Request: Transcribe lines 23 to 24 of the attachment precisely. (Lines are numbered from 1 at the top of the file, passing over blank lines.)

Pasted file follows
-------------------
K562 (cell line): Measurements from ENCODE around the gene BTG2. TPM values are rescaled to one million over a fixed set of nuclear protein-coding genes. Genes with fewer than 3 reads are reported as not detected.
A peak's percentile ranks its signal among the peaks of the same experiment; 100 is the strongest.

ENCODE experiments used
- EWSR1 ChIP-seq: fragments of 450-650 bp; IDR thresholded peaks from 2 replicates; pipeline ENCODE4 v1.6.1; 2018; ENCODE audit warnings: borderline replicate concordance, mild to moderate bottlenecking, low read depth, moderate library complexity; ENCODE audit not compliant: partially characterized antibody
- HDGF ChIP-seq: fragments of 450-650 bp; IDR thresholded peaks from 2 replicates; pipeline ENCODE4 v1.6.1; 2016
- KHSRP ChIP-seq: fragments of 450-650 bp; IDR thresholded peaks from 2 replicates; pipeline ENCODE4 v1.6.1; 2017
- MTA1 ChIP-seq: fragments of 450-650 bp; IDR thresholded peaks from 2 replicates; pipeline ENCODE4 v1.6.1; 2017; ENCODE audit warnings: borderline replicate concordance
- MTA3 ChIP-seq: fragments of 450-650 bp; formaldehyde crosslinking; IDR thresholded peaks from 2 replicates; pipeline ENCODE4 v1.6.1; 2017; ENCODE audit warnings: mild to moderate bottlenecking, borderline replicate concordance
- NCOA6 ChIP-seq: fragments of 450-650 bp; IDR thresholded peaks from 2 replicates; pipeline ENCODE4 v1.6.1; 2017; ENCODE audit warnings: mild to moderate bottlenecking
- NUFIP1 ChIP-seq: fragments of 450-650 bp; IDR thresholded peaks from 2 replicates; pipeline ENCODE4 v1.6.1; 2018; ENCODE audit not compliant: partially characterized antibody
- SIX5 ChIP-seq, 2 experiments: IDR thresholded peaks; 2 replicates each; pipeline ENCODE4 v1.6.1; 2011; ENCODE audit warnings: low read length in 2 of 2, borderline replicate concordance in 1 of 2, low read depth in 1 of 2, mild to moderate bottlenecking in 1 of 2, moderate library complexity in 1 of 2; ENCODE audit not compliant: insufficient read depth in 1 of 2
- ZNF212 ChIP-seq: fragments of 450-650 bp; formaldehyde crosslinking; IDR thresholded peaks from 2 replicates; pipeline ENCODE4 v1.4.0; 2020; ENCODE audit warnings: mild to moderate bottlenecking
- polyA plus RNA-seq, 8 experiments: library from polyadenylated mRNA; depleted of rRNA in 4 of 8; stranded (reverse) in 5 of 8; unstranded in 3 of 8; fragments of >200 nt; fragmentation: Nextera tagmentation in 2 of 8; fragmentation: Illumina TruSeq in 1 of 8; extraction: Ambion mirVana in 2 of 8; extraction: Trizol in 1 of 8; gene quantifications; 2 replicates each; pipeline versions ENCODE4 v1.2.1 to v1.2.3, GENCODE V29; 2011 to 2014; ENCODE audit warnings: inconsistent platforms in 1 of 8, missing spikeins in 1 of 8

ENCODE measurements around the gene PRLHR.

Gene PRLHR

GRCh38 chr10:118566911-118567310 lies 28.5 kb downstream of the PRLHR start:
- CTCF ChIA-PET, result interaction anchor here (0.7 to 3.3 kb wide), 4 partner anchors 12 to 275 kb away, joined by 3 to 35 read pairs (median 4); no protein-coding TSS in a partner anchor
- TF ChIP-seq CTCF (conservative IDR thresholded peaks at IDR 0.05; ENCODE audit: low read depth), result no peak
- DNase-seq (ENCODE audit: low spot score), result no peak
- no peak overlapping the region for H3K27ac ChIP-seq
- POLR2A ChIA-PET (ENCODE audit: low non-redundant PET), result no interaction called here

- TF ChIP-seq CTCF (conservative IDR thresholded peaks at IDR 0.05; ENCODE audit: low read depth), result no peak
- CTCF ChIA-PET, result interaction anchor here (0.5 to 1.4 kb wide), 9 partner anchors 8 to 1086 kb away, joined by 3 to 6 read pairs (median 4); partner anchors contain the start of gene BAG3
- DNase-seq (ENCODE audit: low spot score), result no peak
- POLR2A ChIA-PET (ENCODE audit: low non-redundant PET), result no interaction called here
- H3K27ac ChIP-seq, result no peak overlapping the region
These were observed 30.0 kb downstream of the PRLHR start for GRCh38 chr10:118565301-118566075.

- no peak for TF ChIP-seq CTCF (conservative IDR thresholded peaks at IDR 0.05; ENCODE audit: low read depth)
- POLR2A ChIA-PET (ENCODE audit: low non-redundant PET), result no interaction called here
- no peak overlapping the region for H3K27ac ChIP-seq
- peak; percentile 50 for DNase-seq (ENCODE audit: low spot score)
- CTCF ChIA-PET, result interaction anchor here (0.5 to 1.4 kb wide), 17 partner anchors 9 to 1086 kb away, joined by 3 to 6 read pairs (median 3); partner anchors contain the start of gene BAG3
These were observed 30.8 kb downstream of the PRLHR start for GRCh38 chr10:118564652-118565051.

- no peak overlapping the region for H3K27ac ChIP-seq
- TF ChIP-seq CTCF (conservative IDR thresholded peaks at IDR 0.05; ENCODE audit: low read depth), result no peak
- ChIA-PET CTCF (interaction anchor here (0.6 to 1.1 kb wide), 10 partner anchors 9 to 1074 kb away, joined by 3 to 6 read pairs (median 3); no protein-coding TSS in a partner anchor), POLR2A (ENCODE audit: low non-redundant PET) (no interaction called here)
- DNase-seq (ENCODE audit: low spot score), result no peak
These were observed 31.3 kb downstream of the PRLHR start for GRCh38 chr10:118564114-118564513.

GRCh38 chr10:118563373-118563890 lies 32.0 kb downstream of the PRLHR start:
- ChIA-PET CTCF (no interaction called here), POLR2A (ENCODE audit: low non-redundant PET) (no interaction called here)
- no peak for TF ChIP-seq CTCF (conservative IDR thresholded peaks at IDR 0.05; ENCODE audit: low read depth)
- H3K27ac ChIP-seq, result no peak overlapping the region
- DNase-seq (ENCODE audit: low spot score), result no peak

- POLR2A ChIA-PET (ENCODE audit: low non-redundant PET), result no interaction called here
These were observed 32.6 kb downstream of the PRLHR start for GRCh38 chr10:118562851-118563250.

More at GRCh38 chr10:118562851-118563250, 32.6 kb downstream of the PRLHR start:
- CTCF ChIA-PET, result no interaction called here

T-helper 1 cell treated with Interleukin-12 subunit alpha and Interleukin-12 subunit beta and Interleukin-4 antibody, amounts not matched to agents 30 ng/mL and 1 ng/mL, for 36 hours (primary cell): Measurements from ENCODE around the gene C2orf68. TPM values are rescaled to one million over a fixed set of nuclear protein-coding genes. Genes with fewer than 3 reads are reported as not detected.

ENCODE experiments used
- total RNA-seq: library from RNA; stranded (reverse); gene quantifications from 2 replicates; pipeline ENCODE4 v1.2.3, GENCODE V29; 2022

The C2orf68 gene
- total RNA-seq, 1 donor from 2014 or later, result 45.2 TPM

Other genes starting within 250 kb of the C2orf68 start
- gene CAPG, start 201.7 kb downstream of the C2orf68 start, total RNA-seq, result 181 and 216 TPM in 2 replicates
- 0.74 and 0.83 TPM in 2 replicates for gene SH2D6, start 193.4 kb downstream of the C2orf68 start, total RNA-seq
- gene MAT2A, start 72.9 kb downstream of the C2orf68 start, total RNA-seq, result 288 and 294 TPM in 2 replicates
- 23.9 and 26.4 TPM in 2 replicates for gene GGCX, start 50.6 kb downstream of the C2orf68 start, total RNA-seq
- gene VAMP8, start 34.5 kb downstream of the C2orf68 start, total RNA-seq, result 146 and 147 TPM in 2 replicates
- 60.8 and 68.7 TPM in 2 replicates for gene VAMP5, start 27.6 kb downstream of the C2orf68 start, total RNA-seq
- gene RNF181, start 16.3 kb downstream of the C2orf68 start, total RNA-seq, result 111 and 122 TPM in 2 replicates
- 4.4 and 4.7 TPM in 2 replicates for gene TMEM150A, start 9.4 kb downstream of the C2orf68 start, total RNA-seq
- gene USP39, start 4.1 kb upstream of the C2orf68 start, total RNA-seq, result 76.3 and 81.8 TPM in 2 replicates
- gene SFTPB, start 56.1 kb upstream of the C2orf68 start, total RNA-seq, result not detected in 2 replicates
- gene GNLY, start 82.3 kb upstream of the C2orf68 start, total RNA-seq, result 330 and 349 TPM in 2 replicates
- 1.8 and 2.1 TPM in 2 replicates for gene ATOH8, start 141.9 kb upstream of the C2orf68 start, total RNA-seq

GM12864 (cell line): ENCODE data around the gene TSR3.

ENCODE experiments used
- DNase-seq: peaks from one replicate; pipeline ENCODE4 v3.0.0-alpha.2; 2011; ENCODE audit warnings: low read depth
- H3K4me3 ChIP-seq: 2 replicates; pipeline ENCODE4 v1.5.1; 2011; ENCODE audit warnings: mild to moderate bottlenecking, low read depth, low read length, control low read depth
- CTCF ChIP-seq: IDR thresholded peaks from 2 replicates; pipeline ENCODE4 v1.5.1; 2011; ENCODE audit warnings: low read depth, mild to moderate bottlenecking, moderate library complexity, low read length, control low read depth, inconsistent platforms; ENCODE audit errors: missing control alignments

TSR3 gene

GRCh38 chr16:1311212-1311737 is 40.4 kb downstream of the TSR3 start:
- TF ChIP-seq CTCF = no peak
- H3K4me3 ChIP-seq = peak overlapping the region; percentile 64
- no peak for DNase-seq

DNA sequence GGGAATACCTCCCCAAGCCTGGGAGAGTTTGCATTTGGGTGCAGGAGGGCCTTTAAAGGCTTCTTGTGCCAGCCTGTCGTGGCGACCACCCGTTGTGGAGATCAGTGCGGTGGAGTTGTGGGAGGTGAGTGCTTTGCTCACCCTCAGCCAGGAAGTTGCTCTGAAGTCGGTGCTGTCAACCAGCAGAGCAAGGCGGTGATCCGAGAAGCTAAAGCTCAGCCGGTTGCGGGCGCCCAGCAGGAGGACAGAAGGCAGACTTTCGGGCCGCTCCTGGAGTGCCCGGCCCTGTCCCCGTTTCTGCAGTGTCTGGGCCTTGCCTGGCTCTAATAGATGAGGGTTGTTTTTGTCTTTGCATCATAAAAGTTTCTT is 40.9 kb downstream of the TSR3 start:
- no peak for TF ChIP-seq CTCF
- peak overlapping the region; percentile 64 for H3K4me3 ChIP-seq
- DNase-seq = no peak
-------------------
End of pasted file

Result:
- CTCF ChIA-PET, result interaction anchor here (0.5 to 1.4 kb wide), 9 partner anchors 8 to 1086 kb away, joined by 3 to 6 read pairs (median 4); partner anchors contain the start of gene BAG3
- DNase-seq (ENCODE audit: low spot score), result no peak